Correspondence made available to the Commission discloses that indeed Transglobe approached the Ministry of Agriculture in Zambia to obtain export permits through their agent Zdenakie Commodities. Further, in a letter dated 26th October, 2016, the Permanent Secretary in the Ministry of Agriculture in Zambia wrote to the Managing Director of Transglobe informing him that it was agreed that 50,000 metric tons of maize will be exported to Malawi in the name of Transglobe. This letter is attached as appendix 4.

A letter confirming this arrangement was written by Transglobe’s Operations Director, a Rashid Tayub, to the Department of Agribusiness and Marketing in the Ministry of Agriculture in Zambia dated 12th December 2016. This letter advised the Department that the allocation of 50,000 metric tons to Transglobe would be exported under the ZCF contract since the Letter of Credit was in the name of ZCF. The letter further advised that Transglobe had agreed to work with ZCF to export a total of 100,000 metric tons from Zambia. This letter is attached as appendix 5.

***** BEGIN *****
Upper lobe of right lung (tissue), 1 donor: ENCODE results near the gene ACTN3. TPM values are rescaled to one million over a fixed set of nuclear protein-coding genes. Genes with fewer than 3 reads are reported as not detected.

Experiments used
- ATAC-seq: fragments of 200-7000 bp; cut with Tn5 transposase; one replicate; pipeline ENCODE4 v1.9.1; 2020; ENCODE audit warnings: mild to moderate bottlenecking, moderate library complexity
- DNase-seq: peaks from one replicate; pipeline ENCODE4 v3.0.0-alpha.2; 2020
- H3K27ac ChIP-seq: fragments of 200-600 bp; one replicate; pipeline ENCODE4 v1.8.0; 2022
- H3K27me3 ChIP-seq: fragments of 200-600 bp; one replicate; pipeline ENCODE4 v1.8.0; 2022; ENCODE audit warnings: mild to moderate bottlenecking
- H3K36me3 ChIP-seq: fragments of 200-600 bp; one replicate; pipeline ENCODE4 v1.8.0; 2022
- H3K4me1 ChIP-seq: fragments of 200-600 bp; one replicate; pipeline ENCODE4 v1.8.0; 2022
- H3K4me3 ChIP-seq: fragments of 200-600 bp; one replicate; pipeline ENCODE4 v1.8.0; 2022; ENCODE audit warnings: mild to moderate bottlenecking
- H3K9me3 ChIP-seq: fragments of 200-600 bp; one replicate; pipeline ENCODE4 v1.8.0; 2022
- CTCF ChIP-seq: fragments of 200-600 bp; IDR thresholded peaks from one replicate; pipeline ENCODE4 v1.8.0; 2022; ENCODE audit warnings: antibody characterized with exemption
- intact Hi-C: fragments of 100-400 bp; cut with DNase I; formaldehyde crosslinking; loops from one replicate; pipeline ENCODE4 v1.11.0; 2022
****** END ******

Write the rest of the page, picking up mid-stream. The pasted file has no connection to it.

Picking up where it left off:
The Commission also established that when Hon. Chaponda went to Zambia as a special envoy, a Tayub of Transglobe was also in Zambia meeting with officials in the Ministry of 31 Agriculture. The Commission found two notable things about this development. First, the export ban was lifted. Second, the Ministry of Agriculture in Zambia issued export licences to both ZCF and Transglobe splitting the contract tonnage of 100,000 metric tons that was contracted between ZCF and ADMARC in equal share of 50,000 metric tons with Transglobe.

This development cannot be attributed to coincidence. It raises suspicion in relation to dealings between the Minister and Transglobe. One can therefore not rule out the possibility of corrupt dealings between the two parties. 5.5. Local Maize Pricing The Commission established that the minimum Government approved purchase of maize was K150 per kilogram. ADMARC being a commercial entity came up with a cost of maize and determined the purchase price to be K190 per kilogram for competitiveness with private traders. However, the purchase price of maize that was determined was overtaken by market forces influenced by controls by the IMF, which is against subsidy, and by the grip that private traders have on maize prices.